Monday, March 18, 2013

Big Mess, Little Mess – Both Great Soups
What's cooking? Cold Spring Pea Soup



A note to readers: At the outset, I want to say that this post does not include the recipe for “my” famous gumbo, because in fact what I make is not “my” gumbo, but the gumbo of a brilliant cook who goes by the name of Crescent Dragonwagon. Her magnificent recipe, if you are so inclined, is on pages 237-240 of The Dairy Hollow House Soup & Bread: A Country Inn Cookbook. But if you keep reading this post, you'll find a much easier recipe, this one for Cold Pea Soup.

I made gumbo yesterday. Or rather, I made gumbo yesterday afternoon and so far into the evening that it poked a hole in today. Good thing I’m a nightowl.

Some people, learning how long it takes to make, would tell me I’m crazy. And they might be right. At least a couple of times during the process, I had to stop and do some stretching exercises just to keep my shoulders from seizing up.



Why do I do it? First, because I am unable to resist a recipe with a long list of ingredients, especially if many of them are spices. It's part of what draws me to cooking in the first place: I want to know how the tastes combine, how the flavors marry. Second, if you’ve ever had really good Southern gumbo, you will understand the lure of those six bunches of greens, plus parsley, onions, bell peppers, and celery, and all those spices rumbling around together with the dark brown, deeply nutty roux that is the basis of the dish. There’s simply nothing like it. And once I’ve made a batch of the base, I have enough to feed 50; so if I package the base into plastic containers and freeze it, then all year long, I can have gumbo for small groups of friends whenever it strikes my fancy.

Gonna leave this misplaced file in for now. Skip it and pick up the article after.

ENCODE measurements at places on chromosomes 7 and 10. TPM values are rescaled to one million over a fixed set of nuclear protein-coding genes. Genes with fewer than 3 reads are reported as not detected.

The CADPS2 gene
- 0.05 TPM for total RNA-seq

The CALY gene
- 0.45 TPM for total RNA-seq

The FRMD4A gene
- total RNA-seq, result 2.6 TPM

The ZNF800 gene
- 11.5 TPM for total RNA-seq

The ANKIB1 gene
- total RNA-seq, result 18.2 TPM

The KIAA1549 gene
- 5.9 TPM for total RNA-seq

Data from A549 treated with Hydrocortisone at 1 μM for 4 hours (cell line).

The number of pages it takes Ms. Dragonwagon to write her recipe is some hint as to how long it takes to make it. And the toll on my kitchen is considerable. Just out of a perverse need to amaze myself, I made a list of the dishes and utensils I dirtied in this endeavor:

■ 2 skillets
■ 7 spatulas
■ 2 large wooden spoons
■ 3 knives
■ 3 giant bowls
■ 3 small bowls
■ 3 whisks
■ 1 food processor (twice)
■ 1 giant soup pot

On the other side of that overload, I have the soup recipe I made for my book group this week. From start to finish, it took me about an hour. Also one saucepan, one blender, one bowl. Nice, huh? And it got raves from the dozen ladies who shared it with me that night. It’s the perfect starter course for a dinner, or accompaniment to a light lunch. Low fat, no sugar. And with spring waving at us from later this week, it’s a great way to celebrate the end of winter.

I found the original version of this soup on epicurious.com (Gourmet, May 1992), but have tweaked it a bit with touches from another cold pea soup I saw demonstrated at the Culinary Institute, so now it’s mine. My feelings about it are perfectly captured in one of the comments (on the original recipe) from online reviewers: “I strained it and served it (to myself) in a glass with ice cubes. It was really good, and I drank it all immediately. Next time I'll double the recipe and save some for the next day.”



Cold Spring Pea Soup


10-ounce package frozen peas
¼ cup parsley leaves, whole
¾ cup chicken broth
2 tablespoons chopped fresh mint leaves
¾ cup buttermilk
¼ cup no-fat plain yogurt

In a saucepan, simmer the peas and the parsley in the broth, covered, for 10 minutes. Transfer the mixture to a blender, and add the mint, the buttermilk, and the yogurt. Purée the mixture until smooth, about 3 minutes. Chill until cold in the refrigerator, or transfer the soup to a bowl set in a larger container of ice and cold water and chill it, stirring occasionally, for 10 minutes or until it is cold.

Serves 2-3.

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